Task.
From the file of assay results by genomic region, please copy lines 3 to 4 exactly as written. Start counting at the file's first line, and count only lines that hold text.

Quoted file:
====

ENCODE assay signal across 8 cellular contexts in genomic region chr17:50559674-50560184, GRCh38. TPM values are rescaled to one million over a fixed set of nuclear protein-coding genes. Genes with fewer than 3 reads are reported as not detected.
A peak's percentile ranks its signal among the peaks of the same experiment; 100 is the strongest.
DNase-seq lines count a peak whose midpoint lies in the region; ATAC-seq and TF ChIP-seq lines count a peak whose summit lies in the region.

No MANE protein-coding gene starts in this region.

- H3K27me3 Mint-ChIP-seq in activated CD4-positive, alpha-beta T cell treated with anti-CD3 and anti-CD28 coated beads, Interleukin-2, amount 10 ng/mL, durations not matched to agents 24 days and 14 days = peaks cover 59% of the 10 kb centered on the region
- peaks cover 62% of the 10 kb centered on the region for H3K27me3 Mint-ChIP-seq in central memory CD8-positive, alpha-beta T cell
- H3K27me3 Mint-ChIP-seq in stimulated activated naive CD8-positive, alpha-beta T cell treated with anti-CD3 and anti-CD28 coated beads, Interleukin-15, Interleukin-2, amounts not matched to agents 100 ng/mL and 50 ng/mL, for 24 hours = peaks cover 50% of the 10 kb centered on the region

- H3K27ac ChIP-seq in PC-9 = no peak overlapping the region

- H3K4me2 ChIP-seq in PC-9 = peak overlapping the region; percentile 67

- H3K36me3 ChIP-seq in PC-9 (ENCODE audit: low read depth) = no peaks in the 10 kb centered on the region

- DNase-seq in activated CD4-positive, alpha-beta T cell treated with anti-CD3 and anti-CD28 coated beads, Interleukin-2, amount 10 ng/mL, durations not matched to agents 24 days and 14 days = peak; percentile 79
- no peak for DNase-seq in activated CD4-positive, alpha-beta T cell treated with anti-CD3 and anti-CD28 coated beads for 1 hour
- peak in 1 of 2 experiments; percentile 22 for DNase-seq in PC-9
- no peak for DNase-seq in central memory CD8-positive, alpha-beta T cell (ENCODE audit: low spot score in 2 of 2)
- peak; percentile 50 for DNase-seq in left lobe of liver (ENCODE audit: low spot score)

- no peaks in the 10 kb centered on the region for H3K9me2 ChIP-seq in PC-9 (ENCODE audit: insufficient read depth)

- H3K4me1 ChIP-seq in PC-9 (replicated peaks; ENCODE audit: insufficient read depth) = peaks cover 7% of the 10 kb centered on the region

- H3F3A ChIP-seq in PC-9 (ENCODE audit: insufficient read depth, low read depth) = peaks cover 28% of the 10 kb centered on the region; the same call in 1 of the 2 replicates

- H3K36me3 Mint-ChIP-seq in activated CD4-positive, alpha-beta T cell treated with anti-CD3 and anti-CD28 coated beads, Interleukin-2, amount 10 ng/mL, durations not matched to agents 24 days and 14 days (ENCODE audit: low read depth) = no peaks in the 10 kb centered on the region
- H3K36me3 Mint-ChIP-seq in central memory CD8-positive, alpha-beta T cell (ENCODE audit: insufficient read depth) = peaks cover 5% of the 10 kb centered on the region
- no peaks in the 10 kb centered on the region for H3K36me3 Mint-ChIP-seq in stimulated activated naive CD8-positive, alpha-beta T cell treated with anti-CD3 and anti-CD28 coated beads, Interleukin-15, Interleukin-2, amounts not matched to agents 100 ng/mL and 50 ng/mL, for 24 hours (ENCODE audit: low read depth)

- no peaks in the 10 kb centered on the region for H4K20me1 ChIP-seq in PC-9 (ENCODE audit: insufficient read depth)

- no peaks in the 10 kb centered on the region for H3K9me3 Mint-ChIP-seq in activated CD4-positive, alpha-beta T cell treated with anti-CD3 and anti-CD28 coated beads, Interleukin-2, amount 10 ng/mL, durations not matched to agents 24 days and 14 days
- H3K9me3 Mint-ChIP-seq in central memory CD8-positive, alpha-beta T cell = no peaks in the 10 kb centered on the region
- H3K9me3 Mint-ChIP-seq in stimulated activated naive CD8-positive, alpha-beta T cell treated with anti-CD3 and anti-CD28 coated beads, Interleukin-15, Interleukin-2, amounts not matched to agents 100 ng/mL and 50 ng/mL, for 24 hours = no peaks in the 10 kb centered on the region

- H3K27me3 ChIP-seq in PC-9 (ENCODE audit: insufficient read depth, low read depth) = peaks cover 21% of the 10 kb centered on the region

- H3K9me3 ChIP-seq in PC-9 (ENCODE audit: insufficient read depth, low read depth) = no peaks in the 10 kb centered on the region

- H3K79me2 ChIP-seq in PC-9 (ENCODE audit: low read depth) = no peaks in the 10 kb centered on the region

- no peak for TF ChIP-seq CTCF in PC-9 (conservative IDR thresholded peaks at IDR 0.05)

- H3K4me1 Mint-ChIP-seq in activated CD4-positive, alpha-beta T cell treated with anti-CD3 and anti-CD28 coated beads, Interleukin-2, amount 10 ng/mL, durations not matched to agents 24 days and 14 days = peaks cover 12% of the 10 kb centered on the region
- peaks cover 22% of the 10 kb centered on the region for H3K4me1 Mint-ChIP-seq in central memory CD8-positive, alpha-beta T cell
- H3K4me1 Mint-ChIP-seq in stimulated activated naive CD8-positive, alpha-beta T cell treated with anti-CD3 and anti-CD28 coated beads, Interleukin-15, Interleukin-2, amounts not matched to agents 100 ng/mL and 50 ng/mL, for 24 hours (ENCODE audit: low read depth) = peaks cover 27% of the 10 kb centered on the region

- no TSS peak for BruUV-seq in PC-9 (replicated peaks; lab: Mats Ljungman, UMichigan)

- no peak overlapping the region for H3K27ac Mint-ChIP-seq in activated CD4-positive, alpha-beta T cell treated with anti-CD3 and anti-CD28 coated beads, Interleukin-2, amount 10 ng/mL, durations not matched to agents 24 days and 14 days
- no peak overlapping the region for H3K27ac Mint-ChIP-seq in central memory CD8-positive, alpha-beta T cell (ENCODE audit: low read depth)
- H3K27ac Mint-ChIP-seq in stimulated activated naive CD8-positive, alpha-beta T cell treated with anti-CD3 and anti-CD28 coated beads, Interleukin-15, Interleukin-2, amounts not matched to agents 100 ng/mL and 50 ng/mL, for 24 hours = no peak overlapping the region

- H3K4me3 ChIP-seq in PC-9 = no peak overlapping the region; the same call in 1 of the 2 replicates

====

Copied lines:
DNase-seq lines count a peak whose midpoint lies in the region; ATAC-seq and TF ChIP-seq lines count a peak whose summit lies in the region.

No MANE protein-coding gene starts in this region.